An additional structure obtainable by the practice of this invention is described with respect to FIGS. 5A through 5C and is distinguishable in that the bonding material forms a PN junction with the constituent material of device chips 21 and 21 and, hence, an integral part of solid-state electronic devices. For example, an electroluminescent diode matrix is achieved by forming substrate 7 of a conductive material. The vapor-grown bonding material is selected to define a substantially o-hmic contact with substrate 7 and a PN junction with the device chip material. As illustrated in FIG. 5A, substrate 7', e.g., of molybdenum, is positioned onto quartz substrate 33 and device inserts 21 and 21', eg., both of N- type gallium arsenide, are positioned in thru-holes 31. The structure of FIG. 5A is positioned in tube 1 of FIG. 1 which is sealed so as to contain an acceptor-type impurity material, eg., zinc. For example, source 5 may be formed of gallium arsenide suitably doped with zinc or, alternatively, elemental zinc, the presence of the zinc supporting an independent disproportionation reaction process with halide source 9 when coils 11 and 13 are energized. The Zn-I2 and GaAs-I2 disproportionation reactions are supported concurrently and the resulting bonding layer 39 exhibits a controllable P-type conductivity. P-type bonding layer 39 forms a PN junction 43 with each of the device chips 21 and 21' to define the anodes and cathodes, respectively, of the electroluminescent diodes 51 and, also, ohrnic contacts 45 with substrate 7 as shown in FIG. 5B. It is to be noted that PN junction 43 is substantially perpendicular to the major surface of substrate 7"'. As shown in FIG. 5C, the bonded structure is removed from quartz plate 33 and mechanically-lapped so as to remove excess P-type bonding material and expose terminals of PN junctions 43. As known, P-type semiconductive material is highly light-absorbent and exposure of the PN-junction terminals increases the efficiency of the diode structure. A thin insulating layer 47, e.g., of pyrolytic silicon dioxide, is formed by conventional processes over at least one major surface of the bonded structure as shown in FIG. 5C and a thin film metalization 49 is conventionally formed to each of the device chips 21 and 21 defining a common cathode connection of electroluminescent diodes 51 to voltage source 55; in addition, a common anode connection is made by connecting substrate 7 along ohmic contact 53 to voltage source 55.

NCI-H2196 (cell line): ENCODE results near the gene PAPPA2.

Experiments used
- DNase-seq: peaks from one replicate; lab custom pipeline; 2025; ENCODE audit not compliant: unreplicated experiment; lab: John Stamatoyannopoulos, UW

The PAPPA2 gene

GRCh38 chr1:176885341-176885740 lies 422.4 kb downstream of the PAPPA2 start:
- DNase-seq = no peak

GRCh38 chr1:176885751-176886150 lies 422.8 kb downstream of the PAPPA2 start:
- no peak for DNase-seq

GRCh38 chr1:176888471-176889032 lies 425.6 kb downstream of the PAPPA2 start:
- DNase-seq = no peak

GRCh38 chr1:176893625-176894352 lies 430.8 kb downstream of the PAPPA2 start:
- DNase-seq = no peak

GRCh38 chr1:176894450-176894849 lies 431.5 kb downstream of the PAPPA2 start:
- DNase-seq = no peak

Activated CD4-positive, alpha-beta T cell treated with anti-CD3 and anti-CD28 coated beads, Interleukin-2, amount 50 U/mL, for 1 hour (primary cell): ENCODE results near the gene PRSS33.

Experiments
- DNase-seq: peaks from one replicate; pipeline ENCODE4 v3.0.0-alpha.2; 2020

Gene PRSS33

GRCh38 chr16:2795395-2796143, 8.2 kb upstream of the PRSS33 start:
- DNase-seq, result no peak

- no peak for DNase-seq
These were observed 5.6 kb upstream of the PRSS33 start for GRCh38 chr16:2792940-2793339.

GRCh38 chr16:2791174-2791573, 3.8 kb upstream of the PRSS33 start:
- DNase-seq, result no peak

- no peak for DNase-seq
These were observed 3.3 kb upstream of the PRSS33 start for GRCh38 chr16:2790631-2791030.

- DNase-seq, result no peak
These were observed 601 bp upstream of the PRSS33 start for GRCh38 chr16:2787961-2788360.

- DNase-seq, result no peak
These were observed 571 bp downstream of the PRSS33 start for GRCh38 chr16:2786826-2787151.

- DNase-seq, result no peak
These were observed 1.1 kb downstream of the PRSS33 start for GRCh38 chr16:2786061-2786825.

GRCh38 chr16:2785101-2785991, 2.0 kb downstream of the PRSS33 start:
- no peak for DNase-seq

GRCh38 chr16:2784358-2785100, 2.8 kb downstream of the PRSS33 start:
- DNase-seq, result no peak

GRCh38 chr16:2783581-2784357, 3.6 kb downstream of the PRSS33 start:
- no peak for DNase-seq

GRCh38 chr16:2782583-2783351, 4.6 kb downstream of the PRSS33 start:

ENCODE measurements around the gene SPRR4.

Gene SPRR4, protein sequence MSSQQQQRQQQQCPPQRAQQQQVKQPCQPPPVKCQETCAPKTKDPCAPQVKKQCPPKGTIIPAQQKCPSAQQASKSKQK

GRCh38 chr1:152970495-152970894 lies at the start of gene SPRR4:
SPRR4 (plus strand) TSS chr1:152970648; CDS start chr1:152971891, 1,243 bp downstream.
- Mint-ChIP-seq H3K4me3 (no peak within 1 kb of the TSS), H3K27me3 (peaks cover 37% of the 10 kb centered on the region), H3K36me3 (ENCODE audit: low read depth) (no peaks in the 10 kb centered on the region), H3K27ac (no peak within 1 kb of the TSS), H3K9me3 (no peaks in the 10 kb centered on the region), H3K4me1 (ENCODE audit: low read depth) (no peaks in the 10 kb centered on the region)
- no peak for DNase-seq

It is evident that numerous other structures are suggested to those skilled in the art from the description hereinabove set forth. For example, the above-described technique may be employed to provide electrical thruconnections between opposite major surfaces of a substrate assembly. Referring again to FIGS. 5A through 5C,

chips 21 and 21' can be formed of metal, e.g., tungsten, and bonded, as described, within substrate 7 formed either of high-resistivity semiconductive or insulative Inaterial to effectively isolate the thru-connections. Alternatively, a thin insulating layer, for example, such as layer 37 of FIG. 4C, can be pyrolytically formed over substrate 7"' to insure such isolation. Bonding layer 39 can be formed of an appropriate vapor-grown material, e.g., insulative (intrinsic semiconductive material), or conductive (metallic, e.g., tungsten), or semiconductive material to achieve a strong bonding of chips 21 and 21 within substrate 7.